(1.)IN this group of 24 special civil applications, same question relating to the constitutional validity of section 2(14)(iii) of the Income -tax Act, 1961, has been urged on various grounds. It may be pointed out that section 2(14)(iii) was amended with effect from April 1, 1970, by Act 19 of 1970. Prior to this amendment by Act 19 of the 1970, agricultural land in India was not included in the words 'capital assets' as defined by section 2(14) of the Income -tax Act, 1961. But, as a result of the amendment by Act 19 of 1970, land situated in any area which is comprised within the jurisdiction of a municipality (whether known as a municipality, municipal corporation, notified area committee, town area committee, town committee, or by any other name) or a cantonment board and which has a population of not less than ten thousand according to the last preceding census of which the relevant figures have been published before the first day of the previous year, or in any area within such distance, not being more than eight kilometres, from the local limits of any municipality or cantonment board referred to earlier, as the Central Government may, having regard to the extent of, and scope for, urbanisation of that area and other relevant considerations, specify in this behalf by notification in the Official Gazette, is not 'agricultural land' and, therefore, would be included in the concept of 'capital assets' defined in section 2(14). It must also be pointed out that facts in all these 24 special civil applications are similar and in each case the question is of capital gains said to arise as a result of compulsory acquisition of land by the Government under the provisions of the Land Acquisition Act, 1894, for the purposes of the Gujarat Housing Board. The land in question in each of these 24 special civil applications was, prior to the relevant notifications under the Land Acquisition Act being issued, being used for agricultural purposes and in each of these 24 cases, the land is situated within the jurisdiction of the Municipal Corporation of Ahmedabad. However, to take an illustrative case, we will mention the facts arising in Special Civil Application No. 759 of 1971.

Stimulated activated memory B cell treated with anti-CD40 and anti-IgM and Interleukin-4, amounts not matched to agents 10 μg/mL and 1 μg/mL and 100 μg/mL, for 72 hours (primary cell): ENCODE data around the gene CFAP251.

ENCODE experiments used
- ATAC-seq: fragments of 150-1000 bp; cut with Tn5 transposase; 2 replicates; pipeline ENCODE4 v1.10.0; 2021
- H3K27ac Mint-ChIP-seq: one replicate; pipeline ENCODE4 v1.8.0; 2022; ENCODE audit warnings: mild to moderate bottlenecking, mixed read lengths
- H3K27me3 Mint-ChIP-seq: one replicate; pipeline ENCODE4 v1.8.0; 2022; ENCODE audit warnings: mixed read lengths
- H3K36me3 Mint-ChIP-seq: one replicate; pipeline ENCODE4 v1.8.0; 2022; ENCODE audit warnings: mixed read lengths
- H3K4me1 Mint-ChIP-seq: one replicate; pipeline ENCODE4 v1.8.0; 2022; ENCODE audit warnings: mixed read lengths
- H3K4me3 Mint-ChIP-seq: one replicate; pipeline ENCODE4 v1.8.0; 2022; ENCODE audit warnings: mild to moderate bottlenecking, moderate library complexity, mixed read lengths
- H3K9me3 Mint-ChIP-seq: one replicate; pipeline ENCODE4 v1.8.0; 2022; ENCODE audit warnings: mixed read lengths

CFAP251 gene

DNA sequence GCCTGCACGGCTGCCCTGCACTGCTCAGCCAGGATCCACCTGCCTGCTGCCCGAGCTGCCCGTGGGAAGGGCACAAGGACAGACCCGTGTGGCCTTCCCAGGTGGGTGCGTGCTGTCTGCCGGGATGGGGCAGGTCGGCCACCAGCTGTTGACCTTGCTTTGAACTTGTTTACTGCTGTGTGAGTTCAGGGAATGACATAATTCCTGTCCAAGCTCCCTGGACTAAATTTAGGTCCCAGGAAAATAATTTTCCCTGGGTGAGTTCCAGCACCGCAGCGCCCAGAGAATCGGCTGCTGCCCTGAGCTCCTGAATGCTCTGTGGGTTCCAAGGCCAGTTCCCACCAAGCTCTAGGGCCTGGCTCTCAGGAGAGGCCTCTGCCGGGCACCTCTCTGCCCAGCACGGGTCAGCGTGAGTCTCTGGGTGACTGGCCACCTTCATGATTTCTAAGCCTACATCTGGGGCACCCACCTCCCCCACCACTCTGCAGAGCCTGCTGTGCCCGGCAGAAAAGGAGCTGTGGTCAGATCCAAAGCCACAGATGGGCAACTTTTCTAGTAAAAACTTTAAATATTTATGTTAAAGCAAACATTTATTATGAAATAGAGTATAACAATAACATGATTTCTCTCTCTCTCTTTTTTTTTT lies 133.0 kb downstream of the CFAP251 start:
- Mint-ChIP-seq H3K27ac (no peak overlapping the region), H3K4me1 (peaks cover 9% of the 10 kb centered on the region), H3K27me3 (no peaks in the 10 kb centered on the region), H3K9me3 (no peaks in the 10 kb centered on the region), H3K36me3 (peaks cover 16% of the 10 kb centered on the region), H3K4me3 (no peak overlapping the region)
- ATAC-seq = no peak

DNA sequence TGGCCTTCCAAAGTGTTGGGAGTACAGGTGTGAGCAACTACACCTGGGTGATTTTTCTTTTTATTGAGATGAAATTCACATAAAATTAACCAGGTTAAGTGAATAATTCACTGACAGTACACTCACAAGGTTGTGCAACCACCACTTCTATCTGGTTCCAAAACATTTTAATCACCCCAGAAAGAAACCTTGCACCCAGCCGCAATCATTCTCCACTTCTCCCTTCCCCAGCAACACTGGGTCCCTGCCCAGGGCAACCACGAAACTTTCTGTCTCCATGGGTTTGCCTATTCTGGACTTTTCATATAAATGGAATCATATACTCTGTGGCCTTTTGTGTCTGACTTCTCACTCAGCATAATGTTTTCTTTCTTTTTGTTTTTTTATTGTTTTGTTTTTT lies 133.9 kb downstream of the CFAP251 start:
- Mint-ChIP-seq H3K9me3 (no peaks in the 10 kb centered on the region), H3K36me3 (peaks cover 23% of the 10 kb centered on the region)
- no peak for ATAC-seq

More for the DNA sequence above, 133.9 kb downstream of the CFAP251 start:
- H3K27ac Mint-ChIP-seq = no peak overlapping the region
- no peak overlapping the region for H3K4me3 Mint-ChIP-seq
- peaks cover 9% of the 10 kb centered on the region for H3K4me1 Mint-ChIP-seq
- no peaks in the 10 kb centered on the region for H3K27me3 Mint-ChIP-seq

(2.)THE petitioner was the owner of Survey No. 1402 of Vadaj village and the area of this survey number was 2 acres and 2 gunthas. This land was purchased on September 2, 1941, by the petitioner's father for a sum of Rs. 3,676 -10 -0. Since the date of the purchase, the land was put to agricultural use and every year crops were being raised on this land since the date of the purchase. In 1955, the father of the petitioner died and as the son and heir, the petitioner became the owner of the land and he constituted to cultivate the land and raised crops on this land. The entries from the revenue records for the years 1961 -62 to 1970 -71 go to show that the land was being cultivated and crops were being raised by the petitioner himself on this land. With effect from June 20, 1960, this land along with several other lands of Vadaj village was brought within the limits of the Municipal Corporation of Ahmedabad. By a resolution passed by the Municipal Corporation with effect from July 20, 1960, this land and the other lands in this group were put in an agricultural zone under the development plan which was formulated by the Municipal Corporation under the provisions of the Bombay Town Planning Act, 1954. On October 28, 1963, the Municipal Corporation passed another resolution putting the land of the petitioner in residential zone but by the resolution of the State Government dated March 4, 1964, this land was put into the agricultural zone, that is, non -residential zone, in what is known as the Green Belt Scheme. Under this scheme, on the periphery of the Ahmedabad City, a belt was proposed to be imposed where only agricultural activities could be carried on. As a result of this resolution of the State Government, the land could only be used for agricultural operations so far as the petitioner was concerned. On August 21, 1965, a notification was issued under section 10(1) of the Bombay Town Planning Act sanctioning the development plan and in the development plan the land of the petitioner along with several other lands was reserved for the housing board functioning in the State of Gujarat. On January 15, 1970, a notification under section 4 of the Land Acquisition Act, 1894, was issued proposing that the lands of the petitioner and several other persons some of whom are petitioners in these special civil applications were proposed to be acquired for the development scheme of the Gujarat Housing Board and on December 19, 1970, a notification was issued under section 6 of the Land Acquisition Act where also the public purpose was for the housing board. After the section 6 notification was issued, compensation amount was determined for the petitioner in Special Civil Application No. 759 of 1971, and several other petitioners as well by mutual agreement between the housing board and the owner of the land under acquisition. The petitioner in Special Civil Application No. 759 of 1971 received Rs. 1,58,785.44 plus 15 per cent. solatium in respect of his two acres and 2 gunthas of land. It may be pointed out that, as a result of the amendment by Act 19 of 1970 in the definition of the term 'capital assets' in section 2(14) of the Income -tax Act, 1961, by the time the compensation amounts were received from the acquiring body and the acquisition authorities in each of these 24 cases, the provisions of the Income -tax Act, 1961, relating to capital gains were attracted and the main reason why they were so attracted was the amendment in section 2(14)(iii) of the Income -tax Act.